Juveniles who are institutionalized usually have an unstable background. This - along with their being torn away from friends - may thrust them into depression. They feel lost, as though in a maze, and see no solution. They lash out, only to get into deeper trouble, such as a solitary confinement.

Accumulated turmoil added to guilt feelings create unbearable stress most easily solved by ending a seemingly hopeless life.

DRUGS and alcohol are severe problems in state institutions.

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Teen-agers desperately seek acceptance; youths with drugs always seem to have friends. Shortly, the teen-ager becomes addicted, and all of their energy goes into obtaining drugs rather than learning to function positively in life. Few of the state treatment centers concentrate on this issue, and the private drug and alcohol centers are very expensive.

MOST group home staff try to help adolescents having problems in the community. It is tragic, though, that group homes are also used to store youths who have no place to live, because they're deserted, abused, or have problems with their family. Foster homes are more appropriate for such youths, who all too often learn criminal behavior in group homes.

In Oregon, the MacLaren State School is the last resort for boys in trouble. Its grounds are called a ``campus'' and its living quarters ``cottages.'' These terms should fool no one - it is just locked storage of troubled boys. Yet mostly they need help putting their lives together. Many wouldn't need to go to MacLaren if they were given the right counseling before things got out of hand. Or, maybe fewer would be returned if they received the right help while there. But until the importance of all of this country's youths is realized, the troubled ones will not get the help they need.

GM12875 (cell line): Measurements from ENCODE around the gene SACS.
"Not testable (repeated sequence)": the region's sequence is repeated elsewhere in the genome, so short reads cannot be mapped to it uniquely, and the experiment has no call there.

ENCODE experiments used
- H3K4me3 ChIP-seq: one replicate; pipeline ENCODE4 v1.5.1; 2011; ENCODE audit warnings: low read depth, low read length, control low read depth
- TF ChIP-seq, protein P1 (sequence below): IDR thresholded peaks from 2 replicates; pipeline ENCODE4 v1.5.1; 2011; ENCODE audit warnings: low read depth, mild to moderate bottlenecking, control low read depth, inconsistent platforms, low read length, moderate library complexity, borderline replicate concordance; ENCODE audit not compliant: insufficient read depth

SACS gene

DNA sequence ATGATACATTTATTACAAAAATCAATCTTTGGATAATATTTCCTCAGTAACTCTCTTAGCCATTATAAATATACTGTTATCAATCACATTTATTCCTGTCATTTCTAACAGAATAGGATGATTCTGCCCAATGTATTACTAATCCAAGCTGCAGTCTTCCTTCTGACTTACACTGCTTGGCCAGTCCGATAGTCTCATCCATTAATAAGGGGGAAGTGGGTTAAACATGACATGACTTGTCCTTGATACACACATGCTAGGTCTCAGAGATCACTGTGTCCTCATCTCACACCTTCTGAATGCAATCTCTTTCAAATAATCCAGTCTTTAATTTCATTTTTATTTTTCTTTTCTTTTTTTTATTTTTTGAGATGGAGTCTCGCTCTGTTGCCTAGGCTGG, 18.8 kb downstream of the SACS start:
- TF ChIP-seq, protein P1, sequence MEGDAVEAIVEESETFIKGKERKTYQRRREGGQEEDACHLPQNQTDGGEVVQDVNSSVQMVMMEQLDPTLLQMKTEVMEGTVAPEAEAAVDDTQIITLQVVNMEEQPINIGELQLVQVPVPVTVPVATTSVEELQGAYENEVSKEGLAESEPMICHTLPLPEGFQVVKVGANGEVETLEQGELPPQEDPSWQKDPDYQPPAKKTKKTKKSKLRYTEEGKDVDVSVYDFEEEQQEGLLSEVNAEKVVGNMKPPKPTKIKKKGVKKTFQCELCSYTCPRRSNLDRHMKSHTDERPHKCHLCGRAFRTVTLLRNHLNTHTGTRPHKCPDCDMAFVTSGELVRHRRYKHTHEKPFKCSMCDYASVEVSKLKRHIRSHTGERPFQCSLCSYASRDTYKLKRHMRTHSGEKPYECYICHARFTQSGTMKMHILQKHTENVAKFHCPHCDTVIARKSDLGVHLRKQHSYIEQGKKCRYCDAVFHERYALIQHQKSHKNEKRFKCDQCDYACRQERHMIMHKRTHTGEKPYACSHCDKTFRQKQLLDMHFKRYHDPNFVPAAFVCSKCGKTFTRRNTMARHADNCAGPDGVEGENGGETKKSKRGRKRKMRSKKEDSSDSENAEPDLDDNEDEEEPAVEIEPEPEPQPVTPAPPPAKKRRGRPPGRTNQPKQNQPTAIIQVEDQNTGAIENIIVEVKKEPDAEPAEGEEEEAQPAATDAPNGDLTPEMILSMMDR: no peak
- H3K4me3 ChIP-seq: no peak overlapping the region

Lockups such as at MacLaren are needed for violent offenders, but are crime schools for others. Murderers, armed robbers, and arsonists are intermingled with shoplifters, joy-riders, and the emotionally disturbed, who often learn crime techniques from the experienced criminals. Juvenile lockups thus waste taxpayer money because they teach juveniles how to spend their lives in prison. This costs the community much more than it would to hire the best educated counselors and guards.

THE states need to recruit and maintain more foster homes and provide more individual counseling. Each troubled youth should have the care he needs for his problems. Most group homes are neither staffed nor equipped to deal with the many needs of individuals. More drug and alcohol facilities are needed.

I hope that society will come to see that more effort now will save money later and accordingly provide more community help. State agencies are overflowing with teen-agers but have too few foster families or funds to provide proper foster care. If you have love in your heart and an extra room in your home, you can help: contact your local Children's Services Division office.

John Trappe is a 19-year-old inmate at the Oregon State Correctional Institution and a freshman in the Chemeketa Community College program.